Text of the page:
He delivereth the poor in his affliction, and openeth their ears in oppression.He delivereth the poor in his affliction,.... The righteous or godly poor; who are not only poor in worldly things, but poor in spirit; who are humbled, brought low, and made contrite, through the afflicting hand of God: these, though the Lord does sooner or later deliver "out" of their afflictions, yet that is not intended here, but a deliverance "in" them; which is done by supporting them under them, by supplying them with his grace to bear them patiently, by granting them his gracious presence for their comfort in them, by stilling the enemy and the avenger, keeping Satan from disturbing them, and freeing them from doubts and fears and unbelief, and by drawing their hearts and affections off of the world, and the things of it, to himself;
and openeth their ears in oppression; while they are oppressed; not only to discipline, correction, and instruction, Job 36:10; but to hear comfortable words spoken, to them by the Lord; who, in the midst of their affliction and oppression, whispers in their ears, and tells them how he loves them, though they are rebuked and chastened by him; how he has chosen them to everlasting life and happiness, though now in the furnace of affliction; that he is their covenant God and Father, and knows and owns their souls in adversity that he has pardoned all their sins, though he takes vengeance on their inventions; and in a little time will free them from all their afflictions and oppressions.
Even so would he have removed thee out of the strait into a broad place, where there is no straitness; and that which should be set on thy table should be full of fatness.Even so,.... Here Elihu accommodates what he had said to the case of Job; that had he hearkened and been obedient to the voice of God in his rod, and had submitted to his chastening hand, and patiently bore his afflictions;
would have removed thee out of the strait into a broad place, where there is no straitness: that is, out of the strait circumstances in which he was, into liberty; would have brought him into a large place, where he might walk at liberty, as David experienced, Psalm 4:1; and may be understood both in a temporal and spiritual sense. In a temporal sense; he was now in great straits, in poverty and affliction; these pressed him hard on every side, so that his way, as he says, was "fenced up, that he could not pass", Job 19:8. Now had he been rightly humbled under his affliction, God would have taken him out of the straits of adversity, and set his feet in a large room of prosperity; see Psalm 31:7. In a spiritual sense; persons are as in a strait place and pent up, when they cannot come forth in the free exercise of grace and duty; their souls are as it were in prison, they are shut up, and have not freedom with God nor man; their faith is ready to fail, their hope is sunk very low, they are straitened in their own bowels or affections, in their love to God and his people: and then they are removed into a large place, when it is the reverse with them; when they are favoured with the free spirit of the Lord, for where he is there is liberty; and when their hearts are enlarged with the love of God, and in the exercise of grace; and then they can run cheerfully the ways of his commandments;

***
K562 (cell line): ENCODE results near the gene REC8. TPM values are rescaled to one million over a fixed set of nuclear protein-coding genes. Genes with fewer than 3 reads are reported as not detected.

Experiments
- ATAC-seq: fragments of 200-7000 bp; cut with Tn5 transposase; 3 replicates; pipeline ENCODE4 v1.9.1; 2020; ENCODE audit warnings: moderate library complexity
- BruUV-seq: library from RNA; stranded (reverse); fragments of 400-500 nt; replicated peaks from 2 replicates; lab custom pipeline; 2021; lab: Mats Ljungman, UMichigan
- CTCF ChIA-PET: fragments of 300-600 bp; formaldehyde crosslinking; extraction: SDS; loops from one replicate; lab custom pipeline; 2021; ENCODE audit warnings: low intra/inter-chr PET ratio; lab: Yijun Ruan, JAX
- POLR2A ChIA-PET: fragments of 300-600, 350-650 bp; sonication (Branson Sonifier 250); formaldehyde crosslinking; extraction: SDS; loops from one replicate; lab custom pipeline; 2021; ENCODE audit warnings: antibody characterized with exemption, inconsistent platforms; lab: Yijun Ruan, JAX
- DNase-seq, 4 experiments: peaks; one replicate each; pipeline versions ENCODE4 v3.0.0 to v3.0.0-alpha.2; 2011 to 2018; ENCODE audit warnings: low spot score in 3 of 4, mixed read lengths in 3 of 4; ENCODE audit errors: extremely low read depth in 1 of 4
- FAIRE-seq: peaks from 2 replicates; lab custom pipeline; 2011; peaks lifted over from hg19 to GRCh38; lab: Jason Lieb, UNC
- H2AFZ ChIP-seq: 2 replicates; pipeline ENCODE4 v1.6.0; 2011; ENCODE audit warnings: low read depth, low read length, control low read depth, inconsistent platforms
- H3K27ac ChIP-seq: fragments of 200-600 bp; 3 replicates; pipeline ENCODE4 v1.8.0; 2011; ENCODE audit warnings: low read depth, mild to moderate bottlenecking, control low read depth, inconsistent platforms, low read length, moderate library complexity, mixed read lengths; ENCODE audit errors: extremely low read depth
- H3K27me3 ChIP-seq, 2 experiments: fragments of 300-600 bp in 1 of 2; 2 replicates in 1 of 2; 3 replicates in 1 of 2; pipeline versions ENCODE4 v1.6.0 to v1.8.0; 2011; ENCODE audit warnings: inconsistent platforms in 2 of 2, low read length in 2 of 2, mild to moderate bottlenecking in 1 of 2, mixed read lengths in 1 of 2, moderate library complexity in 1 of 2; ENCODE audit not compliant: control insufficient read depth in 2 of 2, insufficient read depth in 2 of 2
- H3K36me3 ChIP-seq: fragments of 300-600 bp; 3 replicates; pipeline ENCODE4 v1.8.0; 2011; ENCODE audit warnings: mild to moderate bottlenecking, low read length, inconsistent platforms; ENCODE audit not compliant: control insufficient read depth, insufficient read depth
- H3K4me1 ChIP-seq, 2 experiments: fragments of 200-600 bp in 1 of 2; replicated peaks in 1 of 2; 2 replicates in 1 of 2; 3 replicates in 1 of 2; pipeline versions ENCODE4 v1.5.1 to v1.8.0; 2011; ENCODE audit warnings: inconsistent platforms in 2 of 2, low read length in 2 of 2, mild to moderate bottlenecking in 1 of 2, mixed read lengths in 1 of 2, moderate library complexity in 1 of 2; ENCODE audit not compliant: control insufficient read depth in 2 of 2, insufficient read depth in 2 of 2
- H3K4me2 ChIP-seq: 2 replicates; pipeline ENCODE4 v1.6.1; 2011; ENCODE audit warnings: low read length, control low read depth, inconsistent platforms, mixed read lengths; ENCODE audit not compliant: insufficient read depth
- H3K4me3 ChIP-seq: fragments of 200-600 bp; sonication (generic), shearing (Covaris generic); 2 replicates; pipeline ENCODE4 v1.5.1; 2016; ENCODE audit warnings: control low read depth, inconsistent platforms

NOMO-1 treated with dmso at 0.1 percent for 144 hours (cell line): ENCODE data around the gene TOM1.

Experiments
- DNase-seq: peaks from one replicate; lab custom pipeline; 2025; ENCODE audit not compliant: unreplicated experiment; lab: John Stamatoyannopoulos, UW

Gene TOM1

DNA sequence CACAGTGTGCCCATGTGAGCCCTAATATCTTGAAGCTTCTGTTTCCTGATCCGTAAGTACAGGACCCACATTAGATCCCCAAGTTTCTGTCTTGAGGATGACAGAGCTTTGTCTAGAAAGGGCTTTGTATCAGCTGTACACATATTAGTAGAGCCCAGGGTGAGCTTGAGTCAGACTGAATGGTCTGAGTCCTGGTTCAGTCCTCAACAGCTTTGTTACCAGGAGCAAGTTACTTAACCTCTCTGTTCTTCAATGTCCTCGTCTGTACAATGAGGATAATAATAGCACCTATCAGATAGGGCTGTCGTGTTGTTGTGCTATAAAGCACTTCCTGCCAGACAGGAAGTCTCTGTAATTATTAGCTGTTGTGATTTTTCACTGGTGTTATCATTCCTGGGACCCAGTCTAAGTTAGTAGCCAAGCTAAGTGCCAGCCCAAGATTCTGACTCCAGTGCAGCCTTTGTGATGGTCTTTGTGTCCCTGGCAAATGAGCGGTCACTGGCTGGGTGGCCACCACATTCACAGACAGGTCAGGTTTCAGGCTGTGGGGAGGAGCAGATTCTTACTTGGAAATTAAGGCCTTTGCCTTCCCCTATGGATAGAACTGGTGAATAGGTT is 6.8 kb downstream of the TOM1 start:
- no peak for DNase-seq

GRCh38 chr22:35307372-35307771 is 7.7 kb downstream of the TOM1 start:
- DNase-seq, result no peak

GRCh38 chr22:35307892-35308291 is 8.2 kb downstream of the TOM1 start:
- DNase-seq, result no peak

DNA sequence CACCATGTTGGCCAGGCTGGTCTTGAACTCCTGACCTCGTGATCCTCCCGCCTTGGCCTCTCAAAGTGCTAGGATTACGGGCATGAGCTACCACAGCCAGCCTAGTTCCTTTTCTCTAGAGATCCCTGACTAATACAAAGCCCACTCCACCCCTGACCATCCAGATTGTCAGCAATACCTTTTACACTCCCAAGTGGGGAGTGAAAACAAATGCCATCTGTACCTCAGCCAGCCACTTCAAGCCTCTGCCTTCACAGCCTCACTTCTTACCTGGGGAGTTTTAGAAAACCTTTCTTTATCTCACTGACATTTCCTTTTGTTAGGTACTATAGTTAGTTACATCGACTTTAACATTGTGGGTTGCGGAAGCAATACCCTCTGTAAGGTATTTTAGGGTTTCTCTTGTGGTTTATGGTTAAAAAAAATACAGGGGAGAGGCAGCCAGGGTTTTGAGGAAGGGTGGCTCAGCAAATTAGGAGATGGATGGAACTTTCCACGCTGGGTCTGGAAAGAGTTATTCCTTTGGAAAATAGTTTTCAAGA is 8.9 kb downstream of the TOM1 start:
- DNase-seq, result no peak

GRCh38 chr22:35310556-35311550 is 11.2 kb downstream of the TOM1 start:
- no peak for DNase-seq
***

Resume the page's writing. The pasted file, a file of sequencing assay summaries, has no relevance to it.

and that which should be set on thy table should be full of fatness; which in a temporal sense denotes, that he should have had a plentiful table, spread with the best of provisions, the richest dainties, the finest of the wheat, and the fattest of the creatures; and these should rest and remain upon his table, or be constantly renewed there: and in a spiritual sense, that his soul should have been satisfied with the love of God, shed abroad in his heart; with the blessings of the everlasting covenant of grace applied unto him; and with the goodness of the house of God, his word and ordinances, as with marrow and fatness; see Psalm 63:5.
But thou hast fulfilled the judgment of the wicked: judgment and justice take hold on thee.But thou hast fulfilled the judgment of the wicked,.... Some (w) take this to be a continuation of the happiness Job would have enjoyed, had he behaved in his affliction as he ought to have done; then he would have been filled to satisfaction, by seeing the judgments of God exercised on wicked men, as on the Chaldeans and Sabeans, who had injured him: "and judgment and justice would have upheld thee"; when they should be cast down. But these words rather seem to be expressive of his present state, and the reason of it, he not being sufficiently humbled: and the sense is, not that he had lived a vicious course of life, as the wicked do, and filled up the measure of his wickedness as they; and so deserved to be filled with the like judgments as inflicted on them. Mr. Broughton reads the words,
"as thou hast fulfilled the sentence of the wicked, sentence and judgment have laid hold:''
but rather the meaning is, that he had "fulfilled the contention of the wicked" (x); pleaded as they did, argued with God after their manner: and therefore is said to go in company and walk with them, and make answers for them, Job 34:8. Wherefore